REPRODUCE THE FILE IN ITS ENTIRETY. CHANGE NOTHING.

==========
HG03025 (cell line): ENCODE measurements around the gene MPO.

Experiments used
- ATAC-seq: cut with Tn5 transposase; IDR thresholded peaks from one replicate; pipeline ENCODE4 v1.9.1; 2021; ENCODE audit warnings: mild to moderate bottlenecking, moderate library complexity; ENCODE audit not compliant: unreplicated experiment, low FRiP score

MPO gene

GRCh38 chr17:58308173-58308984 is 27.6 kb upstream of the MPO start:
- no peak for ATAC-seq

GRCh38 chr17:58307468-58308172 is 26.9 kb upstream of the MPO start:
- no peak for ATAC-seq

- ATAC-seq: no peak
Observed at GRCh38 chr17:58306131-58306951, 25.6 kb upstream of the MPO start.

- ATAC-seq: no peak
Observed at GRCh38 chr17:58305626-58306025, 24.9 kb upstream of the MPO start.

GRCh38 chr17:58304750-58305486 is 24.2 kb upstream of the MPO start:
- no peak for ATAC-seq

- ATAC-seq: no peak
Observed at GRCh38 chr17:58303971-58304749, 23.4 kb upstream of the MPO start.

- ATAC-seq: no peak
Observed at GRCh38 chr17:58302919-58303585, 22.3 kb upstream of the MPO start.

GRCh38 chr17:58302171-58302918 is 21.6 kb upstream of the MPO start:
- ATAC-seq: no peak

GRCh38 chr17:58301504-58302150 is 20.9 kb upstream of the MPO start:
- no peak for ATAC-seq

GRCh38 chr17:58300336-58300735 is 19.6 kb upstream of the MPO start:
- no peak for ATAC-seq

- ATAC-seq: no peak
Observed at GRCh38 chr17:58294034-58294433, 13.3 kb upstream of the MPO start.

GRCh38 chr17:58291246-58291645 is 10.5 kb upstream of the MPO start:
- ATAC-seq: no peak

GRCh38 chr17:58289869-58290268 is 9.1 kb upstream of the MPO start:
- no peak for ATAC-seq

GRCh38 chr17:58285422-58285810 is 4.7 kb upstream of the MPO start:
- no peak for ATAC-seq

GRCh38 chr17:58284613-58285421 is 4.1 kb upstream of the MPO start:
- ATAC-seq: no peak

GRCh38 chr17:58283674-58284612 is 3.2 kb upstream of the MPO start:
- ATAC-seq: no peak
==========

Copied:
HG03025 (cell line): ENCODE measurements around the gene MPO.

Experiments used
- ATAC-seq: cut with Tn5 transposase; IDR thresholded peaks from one replicate; pipeline ENCODE4 v1.9.1; 2021; ENCODE audit warnings: mild to moderate bottlenecking, moderate library complexity; ENCODE audit not compliant: unreplicated experiment, low FRiP score

MPO gene

GRCh38 chr17:58308173-58308984 is 27.6 kb upstream of the MPO start:
- no peak for ATAC-seq

GRCh38 chr17:58307468-58308172 is 26.9 kb upstream of the MPO start:
- no peak for ATAC-seq

- ATAC-seq: no peak
Observed at GRCh38 chr17:58306131-58306951, 25.6 kb upstream of the MPO start.

- ATAC-seq: no peak
Observed at GRCh38 chr17:58305626-58306025, 24.9 kb upstream of the MPO start.

GRCh38 chr17:58304750-58305486 is 24.2 kb upstream of the MPO start:
- no peak for ATAC-seq

- ATAC-seq: no peak
Observed at GRCh38 chr17:58303971-58304749, 23.4 kb upstream of the MPO start.

- ATAC-seq: no peak
Observed at GRCh38 chr17:58302919-58303585, 22.3 kb upstream of the MPO start.

GRCh38 chr17:58302171-58302918 is 21.6 kb upstream of the MPO start:
- ATAC-seq: no peak

GRCh38 chr17:58301504-58302150 is 20.9 kb upstream of the MPO start:
- no peak for ATAC-seq

GRCh38 chr17:58300336-58300735 is 19.6 kb upstream of the MPO start:
- no peak for ATAC-seq

- ATAC-seq: no peak
Observed at GRCh38 chr17:58294034-58294433, 13.3 kb upstream of the MPO start.

GRCh38 chr17:58291246-58291645 is 10.5 kb upstream of the MPO start:
- ATAC-seq: no peak

GRCh38 chr17:58289869-58290268 is 9.1 kb upstream of the MPO start:
- no peak for ATAC-seq

GRCh38 chr17:58285422-58285810 is 4.7 kb upstream of the MPO start:
- no peak for ATAC-seq

GRCh38 chr17:58284613-58285421 is 4.1 kb upstream of the MPO start:
- ATAC-seq: no peak

GRCh38 chr17:58283674-58284612 is 3.2 kb upstream of the MPO start:
- ATAC-seq: no peak